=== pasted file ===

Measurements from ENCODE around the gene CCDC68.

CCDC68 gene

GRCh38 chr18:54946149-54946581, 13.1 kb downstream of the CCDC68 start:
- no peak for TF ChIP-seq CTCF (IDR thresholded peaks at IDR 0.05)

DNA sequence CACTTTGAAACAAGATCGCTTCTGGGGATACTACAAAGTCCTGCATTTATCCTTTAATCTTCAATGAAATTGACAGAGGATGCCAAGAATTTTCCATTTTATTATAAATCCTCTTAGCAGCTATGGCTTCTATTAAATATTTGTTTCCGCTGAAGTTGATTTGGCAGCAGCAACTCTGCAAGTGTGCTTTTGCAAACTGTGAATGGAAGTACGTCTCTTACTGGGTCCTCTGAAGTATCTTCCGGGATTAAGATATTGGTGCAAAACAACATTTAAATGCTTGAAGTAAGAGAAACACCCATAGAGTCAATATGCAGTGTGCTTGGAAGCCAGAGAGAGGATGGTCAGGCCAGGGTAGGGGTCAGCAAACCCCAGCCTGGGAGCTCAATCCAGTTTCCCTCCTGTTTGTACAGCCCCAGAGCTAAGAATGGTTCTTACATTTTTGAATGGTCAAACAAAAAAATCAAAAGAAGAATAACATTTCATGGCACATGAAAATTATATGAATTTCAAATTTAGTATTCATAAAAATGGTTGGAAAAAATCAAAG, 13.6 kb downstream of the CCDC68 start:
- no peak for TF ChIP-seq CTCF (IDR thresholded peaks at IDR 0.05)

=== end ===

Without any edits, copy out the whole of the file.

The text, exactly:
Measurements from ENCODE around the gene CCDC68.

CCDC68 gene

GRCh38 chr18:54946149-54946581, 13.1 kb downstream of the CCDC68 start:
- no peak for TF ChIP-seq CTCF (IDR thresholded peaks at IDR 0.05)

DNA sequence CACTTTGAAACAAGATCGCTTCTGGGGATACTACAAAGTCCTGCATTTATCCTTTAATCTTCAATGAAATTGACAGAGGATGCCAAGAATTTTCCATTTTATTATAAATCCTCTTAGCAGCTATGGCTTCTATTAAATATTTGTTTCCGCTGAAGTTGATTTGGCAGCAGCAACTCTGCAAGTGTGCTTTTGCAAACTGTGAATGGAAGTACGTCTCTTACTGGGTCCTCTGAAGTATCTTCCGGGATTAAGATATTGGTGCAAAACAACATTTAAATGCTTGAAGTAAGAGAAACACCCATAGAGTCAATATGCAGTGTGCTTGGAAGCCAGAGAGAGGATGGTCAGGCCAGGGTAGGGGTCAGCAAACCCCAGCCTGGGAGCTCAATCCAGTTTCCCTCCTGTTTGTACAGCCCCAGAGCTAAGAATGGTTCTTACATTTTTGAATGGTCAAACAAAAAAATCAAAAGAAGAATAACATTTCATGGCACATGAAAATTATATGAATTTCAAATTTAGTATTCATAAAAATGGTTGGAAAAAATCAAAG, 13.6 kb downstream of the CCDC68 start:
- no peak for TF ChIP-seq CTCF (IDR thresholded peaks at IDR 0.05)